11. There is no need for DID... Currently all calls are being recived at 2 lines by the "reception lady" and she routes the calls to one of 5 extentions all over the office. I aim to give her an "attendant console" software or hardware to make her life easier, and give everybody in the office his own extension... Maybe later on an Auto-atendant can be used, but I do not want them to feel way too many changes at once... but for sure I will not be asking for a range of numbers from the Teleco; way too much cost and there is no real need for it, 2 more lines later on should be enough for thier needs.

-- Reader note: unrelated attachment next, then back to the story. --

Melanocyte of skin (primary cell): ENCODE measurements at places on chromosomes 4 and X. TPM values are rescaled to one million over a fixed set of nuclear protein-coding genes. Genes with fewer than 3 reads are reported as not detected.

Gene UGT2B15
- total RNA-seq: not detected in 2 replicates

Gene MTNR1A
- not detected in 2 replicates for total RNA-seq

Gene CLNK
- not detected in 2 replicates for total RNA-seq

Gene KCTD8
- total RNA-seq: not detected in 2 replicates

12. Thanks ArronG and kironline for your input: It seems that I have the following options: 1-Do it safe and get the Cisco UC500 for around $2400: about double the budget but maybe worth the peace of mind. I will check how much will it cost me to buy it locally. 2-Get a used 2800 or 1760 through eBay: I do not really like this option unless I somehow can trust the person that will send the stuff to me... I live in Jordan hence shipping heavy stuff from the US/Europe will be a bit costly and will take some time. Besides, I do not like to take such a risk with my friend's money. 3-The 3rd option is to convert to the dark side, and try one of the many Free IP-PBX systems out there (most of them are Linux based) as I already know some Red hat but need to practice it. It will be a great chance for me to learn new skills (Open Source IP-PBXs) that could earn me good money if I work as a freelancer in addition to my stable job a 300$ investment in some FXO PCI card or a SIP VoIP gateway is not much compared to the potential gains I am still open for more suggestions